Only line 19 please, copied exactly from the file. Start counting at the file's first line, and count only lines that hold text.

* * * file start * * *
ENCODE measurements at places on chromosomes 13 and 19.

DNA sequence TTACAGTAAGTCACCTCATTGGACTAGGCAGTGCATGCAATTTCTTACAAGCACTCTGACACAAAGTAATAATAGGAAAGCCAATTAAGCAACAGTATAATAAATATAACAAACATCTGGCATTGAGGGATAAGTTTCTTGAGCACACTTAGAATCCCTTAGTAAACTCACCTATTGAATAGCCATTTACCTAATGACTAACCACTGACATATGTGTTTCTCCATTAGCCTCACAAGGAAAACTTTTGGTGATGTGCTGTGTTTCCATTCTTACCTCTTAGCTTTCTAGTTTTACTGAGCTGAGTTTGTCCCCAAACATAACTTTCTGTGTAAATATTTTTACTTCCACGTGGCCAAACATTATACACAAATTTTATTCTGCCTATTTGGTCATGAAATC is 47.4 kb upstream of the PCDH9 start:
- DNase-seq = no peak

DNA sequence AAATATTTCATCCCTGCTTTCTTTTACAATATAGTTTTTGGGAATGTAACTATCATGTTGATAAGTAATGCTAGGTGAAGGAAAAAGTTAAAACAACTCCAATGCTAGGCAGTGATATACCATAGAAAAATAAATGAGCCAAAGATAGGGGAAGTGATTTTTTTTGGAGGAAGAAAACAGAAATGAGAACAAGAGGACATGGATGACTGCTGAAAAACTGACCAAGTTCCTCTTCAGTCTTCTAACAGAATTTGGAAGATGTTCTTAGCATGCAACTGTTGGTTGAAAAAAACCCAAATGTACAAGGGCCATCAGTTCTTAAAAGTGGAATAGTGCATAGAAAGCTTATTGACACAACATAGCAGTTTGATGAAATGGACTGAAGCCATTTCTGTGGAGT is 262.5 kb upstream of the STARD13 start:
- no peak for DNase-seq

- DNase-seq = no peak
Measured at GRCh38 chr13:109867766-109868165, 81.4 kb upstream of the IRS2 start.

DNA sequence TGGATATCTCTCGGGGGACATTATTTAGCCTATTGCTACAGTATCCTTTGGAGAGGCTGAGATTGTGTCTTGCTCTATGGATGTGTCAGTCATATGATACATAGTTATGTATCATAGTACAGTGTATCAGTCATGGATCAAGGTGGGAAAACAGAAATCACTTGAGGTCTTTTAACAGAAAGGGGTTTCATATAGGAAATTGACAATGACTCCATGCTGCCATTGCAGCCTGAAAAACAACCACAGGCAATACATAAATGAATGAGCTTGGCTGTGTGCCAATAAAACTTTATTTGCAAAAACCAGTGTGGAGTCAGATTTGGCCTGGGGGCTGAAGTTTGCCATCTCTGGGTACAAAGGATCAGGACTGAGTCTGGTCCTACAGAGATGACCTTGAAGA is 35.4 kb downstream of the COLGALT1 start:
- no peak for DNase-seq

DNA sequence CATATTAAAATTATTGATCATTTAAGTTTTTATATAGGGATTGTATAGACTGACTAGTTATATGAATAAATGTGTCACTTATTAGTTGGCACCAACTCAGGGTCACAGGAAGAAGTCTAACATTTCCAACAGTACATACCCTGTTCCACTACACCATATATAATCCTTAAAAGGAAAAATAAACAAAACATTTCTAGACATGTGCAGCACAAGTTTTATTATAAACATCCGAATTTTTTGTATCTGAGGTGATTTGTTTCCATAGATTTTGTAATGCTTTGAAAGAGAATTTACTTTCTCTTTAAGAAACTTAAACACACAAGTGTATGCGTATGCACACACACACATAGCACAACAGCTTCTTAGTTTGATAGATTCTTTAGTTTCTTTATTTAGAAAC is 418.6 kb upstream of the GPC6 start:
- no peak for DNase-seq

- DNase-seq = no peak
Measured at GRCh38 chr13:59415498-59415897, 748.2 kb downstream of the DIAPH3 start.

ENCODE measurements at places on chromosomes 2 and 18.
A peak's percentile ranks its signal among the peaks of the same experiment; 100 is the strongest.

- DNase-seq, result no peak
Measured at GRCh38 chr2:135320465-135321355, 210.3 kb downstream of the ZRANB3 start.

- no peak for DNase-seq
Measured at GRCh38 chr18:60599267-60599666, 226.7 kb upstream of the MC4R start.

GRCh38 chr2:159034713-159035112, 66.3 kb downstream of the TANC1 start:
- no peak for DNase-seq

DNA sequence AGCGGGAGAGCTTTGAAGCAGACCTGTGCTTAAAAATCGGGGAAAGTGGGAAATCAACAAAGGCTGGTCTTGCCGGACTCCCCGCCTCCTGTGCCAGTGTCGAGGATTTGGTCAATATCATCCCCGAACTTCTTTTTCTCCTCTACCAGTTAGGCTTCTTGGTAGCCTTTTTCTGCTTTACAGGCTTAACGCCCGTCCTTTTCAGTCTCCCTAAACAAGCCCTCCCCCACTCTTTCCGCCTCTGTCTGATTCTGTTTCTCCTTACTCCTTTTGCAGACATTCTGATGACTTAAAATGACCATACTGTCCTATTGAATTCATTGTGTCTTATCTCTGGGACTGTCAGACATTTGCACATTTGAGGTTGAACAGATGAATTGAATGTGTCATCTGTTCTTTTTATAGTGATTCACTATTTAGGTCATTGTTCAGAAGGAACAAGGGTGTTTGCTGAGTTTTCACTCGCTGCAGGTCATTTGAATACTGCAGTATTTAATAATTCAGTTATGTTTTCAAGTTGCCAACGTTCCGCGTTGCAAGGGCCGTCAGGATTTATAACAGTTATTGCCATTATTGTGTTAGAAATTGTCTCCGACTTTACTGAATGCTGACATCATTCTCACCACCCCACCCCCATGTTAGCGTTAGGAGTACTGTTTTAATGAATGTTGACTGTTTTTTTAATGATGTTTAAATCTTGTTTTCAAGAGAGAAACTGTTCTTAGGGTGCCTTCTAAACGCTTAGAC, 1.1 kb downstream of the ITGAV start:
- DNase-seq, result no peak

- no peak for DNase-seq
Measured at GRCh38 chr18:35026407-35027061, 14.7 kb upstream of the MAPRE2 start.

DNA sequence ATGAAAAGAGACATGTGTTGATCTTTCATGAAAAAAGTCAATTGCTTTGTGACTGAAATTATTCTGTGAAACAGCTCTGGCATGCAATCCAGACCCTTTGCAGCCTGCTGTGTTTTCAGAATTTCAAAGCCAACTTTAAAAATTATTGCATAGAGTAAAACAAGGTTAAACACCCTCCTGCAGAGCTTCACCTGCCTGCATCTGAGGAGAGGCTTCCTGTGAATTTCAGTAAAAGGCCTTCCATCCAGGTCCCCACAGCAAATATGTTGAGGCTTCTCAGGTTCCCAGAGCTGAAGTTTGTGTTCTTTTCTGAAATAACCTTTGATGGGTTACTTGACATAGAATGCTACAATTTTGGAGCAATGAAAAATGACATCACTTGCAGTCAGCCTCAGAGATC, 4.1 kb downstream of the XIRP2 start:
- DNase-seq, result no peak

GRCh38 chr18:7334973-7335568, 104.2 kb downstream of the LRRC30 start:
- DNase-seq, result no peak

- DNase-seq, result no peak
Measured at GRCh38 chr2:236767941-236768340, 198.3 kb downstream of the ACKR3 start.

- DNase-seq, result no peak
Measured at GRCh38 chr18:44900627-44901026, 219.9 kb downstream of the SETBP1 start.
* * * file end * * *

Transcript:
Measured at GRCh38 chr18:60599267-60599666, 226.7 kb upstream of the MC4R start.